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Picket lines at Co-op cardlocks could delay spring seeding, say Saskatchewan farmers

Spring seeding in Saskatchewan is currently behind the five-year average.
Spring seeding in Saskatchewan is currently behind the five-year average. File / Global News

Saskatchewan farmers have “raised the alarm” over picket lines at Co-op cardlocks in Moose Jaw, says the Agricultural Producers Association of Saskatchewan (APAS).

APAS is raising concerns over the disruptive access to rural fuel supplies, which is a result of the ongoing labour dispute between the Co-op Refinery Complex and Unifor.

READ MORE: 18 traffic tickets issued as Regina police lay charges in alleged Co-op refinery confrontation

“Our members have a very short window in which to seed our 2020 crop, and this year many producers are still racing to complete their 2019 harvest,” APAS president Todd Lewis said in a statement.

“In the face of COVID-19, we’re already dealing with a very tenuous food supply situation in Canada and around the world. The very last thing that farmers need right now is to have seeding compromised by not being able to get fuel.”

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Cardlock stations are a primary source of fuel for many producers, said Lewis, who farms near Gray, Sask.

“In many cases, farmers replenish their fuel supply daily and travelling long distances to avoid picket lines is not an option,” Lewis said. “This is not a matter of convenience. It’s been a cool, wet spring in many areas, and producers are watching their window for optimum seeding conditions start to close.”

Spring seeding in Saskatchewan is currently behind the five-year average. According to the province’s crop report, seven per cent of the 2020 crop is in the ground, compared to nine per cent the year before.

A slow start to spring has delayed field operations in areas of the province, but most producers have indicated in the crop report that they will be out in the field within the next few weeks as fields dry up and soil temperature rises.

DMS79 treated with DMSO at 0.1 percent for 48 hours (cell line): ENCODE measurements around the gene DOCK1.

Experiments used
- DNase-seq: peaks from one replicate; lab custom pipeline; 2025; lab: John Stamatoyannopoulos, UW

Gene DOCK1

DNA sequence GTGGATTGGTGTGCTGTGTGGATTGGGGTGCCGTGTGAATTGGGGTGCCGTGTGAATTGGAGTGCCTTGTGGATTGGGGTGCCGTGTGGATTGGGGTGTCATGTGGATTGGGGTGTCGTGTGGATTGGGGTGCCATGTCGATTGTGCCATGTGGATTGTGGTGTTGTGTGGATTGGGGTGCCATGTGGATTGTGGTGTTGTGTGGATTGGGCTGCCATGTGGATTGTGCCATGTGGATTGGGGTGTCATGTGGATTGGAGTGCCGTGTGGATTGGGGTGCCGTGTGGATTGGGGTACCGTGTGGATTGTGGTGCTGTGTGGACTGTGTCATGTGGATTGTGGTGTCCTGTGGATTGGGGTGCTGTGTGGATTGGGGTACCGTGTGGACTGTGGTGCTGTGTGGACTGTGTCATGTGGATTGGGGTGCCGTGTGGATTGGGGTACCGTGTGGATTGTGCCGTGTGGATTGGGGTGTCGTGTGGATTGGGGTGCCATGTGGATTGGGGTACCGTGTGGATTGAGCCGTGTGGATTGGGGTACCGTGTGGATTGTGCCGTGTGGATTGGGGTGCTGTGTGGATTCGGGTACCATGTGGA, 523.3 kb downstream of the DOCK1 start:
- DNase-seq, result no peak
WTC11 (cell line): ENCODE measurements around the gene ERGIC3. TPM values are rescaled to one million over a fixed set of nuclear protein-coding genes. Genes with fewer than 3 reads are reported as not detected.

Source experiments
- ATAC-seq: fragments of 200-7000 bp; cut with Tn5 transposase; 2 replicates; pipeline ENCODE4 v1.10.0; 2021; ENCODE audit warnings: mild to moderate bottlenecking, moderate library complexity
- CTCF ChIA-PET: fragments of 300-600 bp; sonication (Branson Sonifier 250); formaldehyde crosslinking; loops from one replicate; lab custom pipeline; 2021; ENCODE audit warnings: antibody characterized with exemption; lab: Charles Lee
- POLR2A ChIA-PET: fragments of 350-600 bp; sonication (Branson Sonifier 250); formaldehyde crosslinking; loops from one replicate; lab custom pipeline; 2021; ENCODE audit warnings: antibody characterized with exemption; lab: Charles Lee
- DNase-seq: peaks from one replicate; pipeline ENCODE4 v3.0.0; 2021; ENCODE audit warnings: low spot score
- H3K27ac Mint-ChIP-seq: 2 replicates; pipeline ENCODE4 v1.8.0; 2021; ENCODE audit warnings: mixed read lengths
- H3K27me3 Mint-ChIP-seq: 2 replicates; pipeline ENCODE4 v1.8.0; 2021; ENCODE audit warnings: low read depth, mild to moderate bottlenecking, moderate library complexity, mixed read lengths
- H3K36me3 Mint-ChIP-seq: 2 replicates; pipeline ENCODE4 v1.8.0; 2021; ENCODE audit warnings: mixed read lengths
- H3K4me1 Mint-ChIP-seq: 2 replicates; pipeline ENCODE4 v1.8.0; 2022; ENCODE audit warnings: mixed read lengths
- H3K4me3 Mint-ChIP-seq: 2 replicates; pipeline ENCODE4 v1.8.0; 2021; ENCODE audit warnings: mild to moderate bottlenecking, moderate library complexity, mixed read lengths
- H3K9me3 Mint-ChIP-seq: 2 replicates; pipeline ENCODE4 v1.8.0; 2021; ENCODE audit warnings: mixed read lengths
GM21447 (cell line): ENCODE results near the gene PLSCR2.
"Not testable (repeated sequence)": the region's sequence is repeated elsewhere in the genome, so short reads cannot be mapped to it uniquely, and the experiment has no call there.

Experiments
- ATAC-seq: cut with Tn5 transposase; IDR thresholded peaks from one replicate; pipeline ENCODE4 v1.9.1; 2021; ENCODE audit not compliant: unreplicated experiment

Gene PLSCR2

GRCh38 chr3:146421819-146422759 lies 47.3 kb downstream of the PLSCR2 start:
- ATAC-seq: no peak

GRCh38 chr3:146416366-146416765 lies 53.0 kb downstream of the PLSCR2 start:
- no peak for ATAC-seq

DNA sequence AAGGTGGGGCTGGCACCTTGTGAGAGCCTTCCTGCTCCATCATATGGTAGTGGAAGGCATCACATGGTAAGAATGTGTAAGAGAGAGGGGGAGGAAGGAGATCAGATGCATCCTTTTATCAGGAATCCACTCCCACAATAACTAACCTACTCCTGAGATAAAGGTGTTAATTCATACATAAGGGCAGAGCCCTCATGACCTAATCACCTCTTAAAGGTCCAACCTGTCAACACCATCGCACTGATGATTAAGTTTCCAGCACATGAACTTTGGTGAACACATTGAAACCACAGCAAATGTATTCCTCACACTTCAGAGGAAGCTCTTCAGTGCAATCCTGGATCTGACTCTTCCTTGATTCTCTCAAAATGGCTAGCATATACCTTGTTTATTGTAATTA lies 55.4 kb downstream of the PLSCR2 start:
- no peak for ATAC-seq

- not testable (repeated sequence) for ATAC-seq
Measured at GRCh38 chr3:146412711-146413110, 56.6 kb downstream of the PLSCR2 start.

Kevin Bittman, president for Local 594, says its members were peacefully picketing in Moose Jaw and “not one truck was refused entry into the bulk station.”

“We want the farmers to understand that we don’t want to be doing this, but we have 730 families that are not working because of this lockout,” Bittman said.

READ MORE: Unifor rejects Co-op’s latest offer, calls on province to end labour dispute

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APAS is asking both parties — Co-op and Unifor — to work together “to ensure that the critical fuel supply to Saskatchewan’s economic engine be maintained at this crucial moment in the growing season.”

“Saskatchewan producers are not in a position to weigh in on, or resolve the dispute between the union and management,” Lewis said. “But disrupting our essential fuel supply at a critical, time-sensitive period for agriculture is not to anyone’s advantage.”

Local 594 has called on the government of Saskatchewan to impose binding arbitration. Federated Co-operatives Ltd. has locked out over 700 employees of the Co-op Refinery for more than six months.

The government previously appointed a special mediator, but after 20 days of meetings, Co-op rejected the recommendations.

This led Co-op to present its last and final offer, with around 90 per cent of Local 594 members voting to reject it.

On March 25, Premier Scott Moe said during a press conference he would not call back legislature to impose binding arbitration.

READ MORE: City of Regina inserts itself into Unifor, Co-op Refinery labour dispute

“If that would be done it would be unprecedented is this province’s history, and I’m aware of very few cases, if any across Canada where that has actually occurred,” Moe said.

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“This is a private-sector labour dispute that is occurring.”

The premier did state the Minister of Justice has reached out to both sides to have discussions “with what the next steps are.”

A division of Unifor represents some Global News employees.